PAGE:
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Bay Area Bird Blog » Antioch burrowing owls are being evicted
22nd 2009
Antioch burrowing owls are being evicted

Posted under activism & endangered species & local birds

This is really sad.  The City of Berkeley, and the Golden Gate Audubon Society, have been working really hard to preserve their tiny remaining population of burrowing owls (three in Cesar Chavez Park, two in the adjacent Eastshore State Park).  At the same time, over in Antioch, a developer is “evicting” burrowing owls (by installing one-way, outward-only gates on their burrows) in preparation to fumigating to kill all of the ground squirrels there, to make way for a big housing development.  Read more about it at “the birder’s report”.  At the least, there should be some kind of required mitigation to try to compensate for the loss of habitat for these birds, which are a “species of special concern” of the State of California because of rapid population decline. Please write to John McCamman the director of the California Department of Fish and Game, with a cc to Regional Director Chuck Armor  At this point they are not going to stop the project but it may not be too late for them to require mitigations; also, it is very important that they know that people out here in the real world notice and care when they drop the ball like this.

[Note added 1/5/09: I just got a request from the Department of Fish and Game, to remove the name and contact information of the DFG’s local representative, Susan Gilmore.  As you can see here, I have removed the contact info but not the name; people who make important decisions should be accountable for them. But there’s no point overwhelming her with messages if she’s not going to read them or is not supposed to read or respond to them, and I assume that’s the case here.]

3 Responses to “Antioch burrowing owls are being evicted”

  1. Annie on 01 Jan 2010 at 2:46 am #

    I just sent this email:
    To the Department of Fish and Game:
    Why are you allowing someone to evict the Antioch owls to put up yet one more housing development? In case you have not heard, THERE IS A HOUSING CRISIS AND THERE IS A SURPLUS OF HUMAN HOMES IN THE STATE OF CALIFORNIA! The last thing we need is more housing developments! But homes for these animals are rare.

    Even if you allow this to go through, how can you let these people POISON the resident animals? Don’t you have a way to salvage them and move them? Aren’t you supposed to be there to defend animals? How can you allow the ground squirrels to be poisoned and die in horrible pain? Don’t you people have a conscience? Will you tell your children that you allowed animals to be tortured to death? If not, then maybe you should do something.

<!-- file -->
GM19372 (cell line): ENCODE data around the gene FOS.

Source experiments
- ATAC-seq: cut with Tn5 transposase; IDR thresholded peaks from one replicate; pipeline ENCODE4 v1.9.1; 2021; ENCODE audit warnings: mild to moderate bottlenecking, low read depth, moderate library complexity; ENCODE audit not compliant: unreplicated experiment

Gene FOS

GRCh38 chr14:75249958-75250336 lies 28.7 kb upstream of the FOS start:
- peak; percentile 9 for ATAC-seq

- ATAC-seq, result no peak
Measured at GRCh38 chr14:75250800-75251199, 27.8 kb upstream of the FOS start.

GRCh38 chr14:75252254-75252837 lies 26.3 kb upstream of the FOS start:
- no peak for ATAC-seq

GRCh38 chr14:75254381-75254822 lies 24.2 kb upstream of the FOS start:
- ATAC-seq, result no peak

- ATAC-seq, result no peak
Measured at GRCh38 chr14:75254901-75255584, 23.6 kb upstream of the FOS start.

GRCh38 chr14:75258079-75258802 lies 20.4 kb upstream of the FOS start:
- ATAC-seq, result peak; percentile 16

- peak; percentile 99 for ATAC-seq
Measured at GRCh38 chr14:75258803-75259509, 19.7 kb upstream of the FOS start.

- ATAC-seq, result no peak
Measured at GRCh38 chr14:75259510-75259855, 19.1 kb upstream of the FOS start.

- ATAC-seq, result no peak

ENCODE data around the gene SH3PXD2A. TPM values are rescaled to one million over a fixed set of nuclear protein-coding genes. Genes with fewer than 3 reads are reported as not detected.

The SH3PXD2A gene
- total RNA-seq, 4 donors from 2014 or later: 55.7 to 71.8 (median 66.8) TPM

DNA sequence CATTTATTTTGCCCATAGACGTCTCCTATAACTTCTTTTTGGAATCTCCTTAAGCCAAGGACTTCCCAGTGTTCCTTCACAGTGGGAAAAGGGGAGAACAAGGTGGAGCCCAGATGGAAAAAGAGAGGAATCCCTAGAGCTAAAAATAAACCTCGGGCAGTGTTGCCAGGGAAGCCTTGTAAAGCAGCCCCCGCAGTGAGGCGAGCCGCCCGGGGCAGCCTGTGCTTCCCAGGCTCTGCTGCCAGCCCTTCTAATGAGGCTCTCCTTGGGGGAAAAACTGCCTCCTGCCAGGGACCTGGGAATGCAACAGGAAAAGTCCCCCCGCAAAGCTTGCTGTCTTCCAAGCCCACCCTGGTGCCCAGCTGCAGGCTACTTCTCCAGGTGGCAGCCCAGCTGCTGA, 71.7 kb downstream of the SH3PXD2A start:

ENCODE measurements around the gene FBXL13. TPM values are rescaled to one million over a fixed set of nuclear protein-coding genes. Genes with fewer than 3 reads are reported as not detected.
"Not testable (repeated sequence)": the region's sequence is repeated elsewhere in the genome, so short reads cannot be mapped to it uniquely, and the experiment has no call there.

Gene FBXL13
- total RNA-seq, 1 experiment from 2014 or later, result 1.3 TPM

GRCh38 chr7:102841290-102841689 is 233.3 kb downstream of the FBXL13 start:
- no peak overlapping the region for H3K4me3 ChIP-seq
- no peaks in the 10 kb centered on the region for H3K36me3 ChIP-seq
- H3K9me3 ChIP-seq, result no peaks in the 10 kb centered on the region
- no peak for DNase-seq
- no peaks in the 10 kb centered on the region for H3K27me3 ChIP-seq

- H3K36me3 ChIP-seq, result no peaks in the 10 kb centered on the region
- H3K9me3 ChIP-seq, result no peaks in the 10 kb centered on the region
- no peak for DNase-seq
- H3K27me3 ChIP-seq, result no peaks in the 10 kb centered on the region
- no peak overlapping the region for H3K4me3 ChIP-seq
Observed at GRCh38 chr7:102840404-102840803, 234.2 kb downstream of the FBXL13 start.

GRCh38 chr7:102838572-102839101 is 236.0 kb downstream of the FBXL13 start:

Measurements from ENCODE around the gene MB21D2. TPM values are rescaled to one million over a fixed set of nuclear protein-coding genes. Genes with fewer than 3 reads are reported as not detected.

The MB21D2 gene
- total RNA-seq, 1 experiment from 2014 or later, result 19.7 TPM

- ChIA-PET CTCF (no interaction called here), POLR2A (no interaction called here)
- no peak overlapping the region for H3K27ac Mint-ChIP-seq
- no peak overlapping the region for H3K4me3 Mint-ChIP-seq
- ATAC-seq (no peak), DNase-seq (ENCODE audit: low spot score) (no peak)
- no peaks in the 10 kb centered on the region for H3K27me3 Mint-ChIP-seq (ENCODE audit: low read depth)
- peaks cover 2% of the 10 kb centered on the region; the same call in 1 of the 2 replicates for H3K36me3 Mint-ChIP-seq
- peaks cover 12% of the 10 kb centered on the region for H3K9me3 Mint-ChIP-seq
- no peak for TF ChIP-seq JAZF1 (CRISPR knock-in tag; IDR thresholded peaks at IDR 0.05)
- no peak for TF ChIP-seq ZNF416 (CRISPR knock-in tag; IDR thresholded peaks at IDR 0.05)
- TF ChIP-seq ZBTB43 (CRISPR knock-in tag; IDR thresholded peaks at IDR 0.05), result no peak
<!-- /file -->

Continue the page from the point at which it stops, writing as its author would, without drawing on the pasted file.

We did not elect a new government that was for ‘change’ so that people can go about their usual business of disposing of animals in whatever way they want. Aren’t you accountable to us? Grow a backbone and stop this torture!

  2. Edgar on 08 Jan 2010 at 2:48 pm #

    Evicting the Owls will not be that bad. The Owls will leave and find some other place to live. They may even find a better place to live that is more natural for them than some place that is close to residential homes, people, cars and etc.

    I am more concern with the economy and the people that are out of work. If homes are developed, jobs will be created and people will start to work again. Money will be made and put back into the economy.

    It’s nice that people are concerned about the Owls but they will live and find a better place. Our concern should be about creating jobs for the people who have been out of work and about making this economy better. I do care about the Owls but I am more concerned about the people who are struggling without jobs.

  3. admin on 14 Jan 2010 at 5:43 pm #

    Edgar, if the owls knew a better place, they’d be there already. There’s no basis for the claim that “they will live and find a better place”: California’s population of burrowing owls has plummeted in the past decade and continues to fall, especially in the Bay Area, which is why the burrowing owl is listed by the state as a “species of special concern.” Generally speaking, burrowing owls are not “living and finding a better place,” they are dying, or at least failing to reproduce. These particular owls…well, who can say? But the odds are not in their favor.

    If you want to argue “we’d rather build more homes in Antioch, even if that means a further decrease in the population of burrowing owls,” I think that’s a legitimate stance, although I happen to disagree with it. But what you’re saying, I just don’t think it’s true.

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